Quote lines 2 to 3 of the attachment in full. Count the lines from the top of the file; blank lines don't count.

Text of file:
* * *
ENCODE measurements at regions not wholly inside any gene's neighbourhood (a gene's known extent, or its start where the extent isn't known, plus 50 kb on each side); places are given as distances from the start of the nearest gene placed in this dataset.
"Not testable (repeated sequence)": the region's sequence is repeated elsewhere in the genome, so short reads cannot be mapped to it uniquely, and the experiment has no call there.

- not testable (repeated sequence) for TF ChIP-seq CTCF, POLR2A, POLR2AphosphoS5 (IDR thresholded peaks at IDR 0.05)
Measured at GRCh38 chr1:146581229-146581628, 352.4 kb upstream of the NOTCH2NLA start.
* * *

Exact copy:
"Not testable (repeated sequence)": the region's sequence is repeated elsewhere in the genome, so short reads cannot be mapped to it uniquely, and the experiment has no call there.

- not testable (repeated sequence) for TF ChIP-seq CTCF, POLR2A, POLR2AphosphoS5 (IDR thresholded peaks at IDR 0.05)